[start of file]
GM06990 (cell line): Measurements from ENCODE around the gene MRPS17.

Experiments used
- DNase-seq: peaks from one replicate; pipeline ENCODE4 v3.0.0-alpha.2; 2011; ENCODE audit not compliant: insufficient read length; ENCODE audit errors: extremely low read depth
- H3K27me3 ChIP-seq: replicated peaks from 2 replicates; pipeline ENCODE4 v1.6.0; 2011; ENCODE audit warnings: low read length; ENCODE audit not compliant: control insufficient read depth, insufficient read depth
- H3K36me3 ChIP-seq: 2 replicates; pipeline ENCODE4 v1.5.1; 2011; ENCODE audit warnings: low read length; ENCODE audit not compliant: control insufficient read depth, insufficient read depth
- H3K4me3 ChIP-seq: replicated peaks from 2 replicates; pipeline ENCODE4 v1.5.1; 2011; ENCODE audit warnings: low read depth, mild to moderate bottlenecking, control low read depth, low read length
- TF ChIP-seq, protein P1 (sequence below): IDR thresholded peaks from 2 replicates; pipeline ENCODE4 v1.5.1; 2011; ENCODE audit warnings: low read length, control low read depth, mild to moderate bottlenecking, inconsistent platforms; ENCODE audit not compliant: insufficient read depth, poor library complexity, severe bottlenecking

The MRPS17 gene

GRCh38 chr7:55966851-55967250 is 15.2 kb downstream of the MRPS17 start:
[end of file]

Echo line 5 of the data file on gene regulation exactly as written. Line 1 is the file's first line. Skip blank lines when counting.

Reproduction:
- H3K36me3 ChIP-seq: 2 replicates; pipeline ENCODE4 v1.5.1; 2011; ENCODE audit warnings: low read length; ENCODE audit not compliant: control insufficient read depth, insufficient read depth